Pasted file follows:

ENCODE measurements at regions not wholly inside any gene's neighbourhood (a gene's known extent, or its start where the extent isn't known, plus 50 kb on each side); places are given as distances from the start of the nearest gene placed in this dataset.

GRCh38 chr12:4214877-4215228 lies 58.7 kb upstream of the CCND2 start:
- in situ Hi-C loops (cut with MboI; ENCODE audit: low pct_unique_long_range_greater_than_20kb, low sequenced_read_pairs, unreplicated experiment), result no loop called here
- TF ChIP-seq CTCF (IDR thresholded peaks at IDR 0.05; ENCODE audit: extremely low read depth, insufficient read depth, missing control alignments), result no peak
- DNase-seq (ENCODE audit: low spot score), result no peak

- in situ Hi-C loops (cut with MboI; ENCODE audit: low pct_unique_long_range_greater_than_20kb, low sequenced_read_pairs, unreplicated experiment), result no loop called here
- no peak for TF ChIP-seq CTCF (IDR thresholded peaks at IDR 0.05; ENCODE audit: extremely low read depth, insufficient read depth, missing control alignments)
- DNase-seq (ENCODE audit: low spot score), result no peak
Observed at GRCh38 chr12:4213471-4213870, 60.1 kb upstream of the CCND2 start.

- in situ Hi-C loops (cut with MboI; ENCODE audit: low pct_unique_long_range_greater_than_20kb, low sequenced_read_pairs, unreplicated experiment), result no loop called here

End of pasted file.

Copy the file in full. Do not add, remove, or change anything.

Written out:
ENCODE measurements at regions not wholly inside any gene's neighbourhood (a gene's known extent, or its start where the extent isn't known, plus 50 kb on each side); places are given as distances from the start of the nearest gene placed in this dataset.

GRCh38 chr12:4214877-4215228 lies 58.7 kb upstream of the CCND2 start:
- in situ Hi-C loops (cut with MboI; ENCODE audit: low pct_unique_long_range_greater_than_20kb, low sequenced_read_pairs, unreplicated experiment), result no loop called here
- TF ChIP-seq CTCF (IDR thresholded peaks at IDR 0.05; ENCODE audit: extremely low read depth, insufficient read depth, missing control alignments), result no peak
- DNase-seq (ENCODE audit: low spot score), result no peak

- in situ Hi-C loops (cut with MboI; ENCODE audit: low pct_unique_long_range_greater_than_20kb, low sequenced_read_pairs, unreplicated experiment), result no loop called here
- no peak for TF ChIP-seq CTCF (IDR thresholded peaks at IDR 0.05; ENCODE audit: extremely low read depth, insufficient read depth, missing control alignments)
- DNase-seq (ENCODE audit: low spot score), result no peak
Observed at GRCh38 chr12:4213471-4213870, 60.1 kb upstream of the CCND2 start.

- in situ Hi-C loops (cut with MboI; ENCODE audit: low pct_unique_long_range_greater_than_20kb, low sequenced_read_pairs, unreplicated experiment), result no loop called here